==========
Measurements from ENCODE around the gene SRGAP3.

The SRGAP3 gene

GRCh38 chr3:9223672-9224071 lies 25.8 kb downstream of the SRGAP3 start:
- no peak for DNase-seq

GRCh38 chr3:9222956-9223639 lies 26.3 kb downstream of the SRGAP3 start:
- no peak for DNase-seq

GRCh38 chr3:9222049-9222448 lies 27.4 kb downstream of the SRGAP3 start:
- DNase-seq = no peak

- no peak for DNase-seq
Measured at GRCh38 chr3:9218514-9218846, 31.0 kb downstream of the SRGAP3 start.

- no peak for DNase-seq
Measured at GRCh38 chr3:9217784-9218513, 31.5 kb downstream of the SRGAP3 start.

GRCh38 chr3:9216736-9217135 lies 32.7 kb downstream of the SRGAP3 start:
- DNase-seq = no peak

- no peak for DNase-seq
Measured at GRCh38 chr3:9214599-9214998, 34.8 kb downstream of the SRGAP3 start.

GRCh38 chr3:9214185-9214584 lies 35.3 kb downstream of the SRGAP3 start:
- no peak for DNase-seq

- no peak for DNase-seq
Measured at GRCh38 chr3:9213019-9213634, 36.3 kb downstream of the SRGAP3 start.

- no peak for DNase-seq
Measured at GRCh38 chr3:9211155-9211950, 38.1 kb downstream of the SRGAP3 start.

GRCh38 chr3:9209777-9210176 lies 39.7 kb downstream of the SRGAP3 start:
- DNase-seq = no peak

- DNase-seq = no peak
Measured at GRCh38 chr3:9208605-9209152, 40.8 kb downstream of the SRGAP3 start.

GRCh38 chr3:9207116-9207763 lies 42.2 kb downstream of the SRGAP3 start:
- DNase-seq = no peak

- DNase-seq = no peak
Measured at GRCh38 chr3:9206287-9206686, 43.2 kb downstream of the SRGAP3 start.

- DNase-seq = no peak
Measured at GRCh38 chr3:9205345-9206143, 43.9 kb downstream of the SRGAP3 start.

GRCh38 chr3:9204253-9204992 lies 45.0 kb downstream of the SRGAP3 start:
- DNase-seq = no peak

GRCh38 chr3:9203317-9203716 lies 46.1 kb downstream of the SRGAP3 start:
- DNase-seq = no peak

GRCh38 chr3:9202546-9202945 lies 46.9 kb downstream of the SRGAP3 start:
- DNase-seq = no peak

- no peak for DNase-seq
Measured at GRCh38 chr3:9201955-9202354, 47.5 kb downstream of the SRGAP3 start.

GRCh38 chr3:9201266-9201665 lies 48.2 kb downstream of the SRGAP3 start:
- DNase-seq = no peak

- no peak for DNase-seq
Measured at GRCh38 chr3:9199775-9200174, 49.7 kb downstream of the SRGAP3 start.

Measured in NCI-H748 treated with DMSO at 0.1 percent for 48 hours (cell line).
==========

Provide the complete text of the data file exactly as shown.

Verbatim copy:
Measurements from ENCODE around the gene SRGAP3.

The SRGAP3 gene

GRCh38 chr3:9223672-9224071 lies 25.8 kb downstream of the SRGAP3 start:
- no peak for DNase-seq

GRCh38 chr3:9222956-9223639 lies 26.3 kb downstream of the SRGAP3 start:
- no peak for DNase-seq

GRCh38 chr3:9222049-9222448 lies 27.4 kb downstream of the SRGAP3 start:
- DNase-seq = no peak

- no peak for DNase-seq
Measured at GRCh38 chr3:9218514-9218846, 31.0 kb downstream of the SRGAP3 start.

- no peak for DNase-seq
Measured at GRCh38 chr3:9217784-9218513, 31.5 kb downstream of the SRGAP3 start.

GRCh38 chr3:9216736-9217135 lies 32.7 kb downstream of the SRGAP3 start:
- DNase-seq = no peak

- no peak for DNase-seq
Measured at GRCh38 chr3:9214599-9214998, 34.8 kb downstream of the SRGAP3 start.

GRCh38 chr3:9214185-9214584 lies 35.3 kb downstream of the SRGAP3 start:
- no peak for DNase-seq

- no peak for DNase-seq
Measured at GRCh38 chr3:9213019-9213634, 36.3 kb downstream of the SRGAP3 start.

- no peak for DNase-seq
Measured at GRCh38 chr3:9211155-9211950, 38.1 kb downstream of the SRGAP3 start.

GRCh38 chr3:9209777-9210176 lies 39.7 kb downstream of the SRGAP3 start:
- DNase-seq = no peak

- DNase-seq = no peak
Measured at GRCh38 chr3:9208605-9209152, 40.8 kb downstream of the SRGAP3 start.

GRCh38 chr3:9207116-9207763 lies 42.2 kb downstream of the SRGAP3 start:
- DNase-seq = no peak

- DNase-seq = no peak
Measured at GRCh38 chr3:9206287-9206686, 43.2 kb downstream of the SRGAP3 start.

- DNase-seq = no peak
Measured at GRCh38 chr3:9205345-9206143, 43.9 kb downstream of the SRGAP3 start.

GRCh38 chr3:9204253-9204992 lies 45.0 kb downstream of the SRGAP3 start:
- DNase-seq = no peak

GRCh38 chr3:9203317-9203716 lies 46.1 kb downstream of the SRGAP3 start:
- DNase-seq = no peak

GRCh38 chr3:9202546-9202945 lies 46.9 kb downstream of the SRGAP3 start:
- DNase-seq = no peak

- no peak for DNase-seq
Measured at GRCh38 chr3:9201955-9202354, 47.5 kb downstream of the SRGAP3 start.

GRCh38 chr3:9201266-9201665 lies 48.2 kb downstream of the SRGAP3 start:
- DNase-seq = no peak

- no peak for DNase-seq
Measured at GRCh38 chr3:9199775-9200174, 49.7 kb downstream of the SRGAP3 start.

Measured in NCI-H748 treated with DMSO at 0.1 percent for 48 hours (cell line).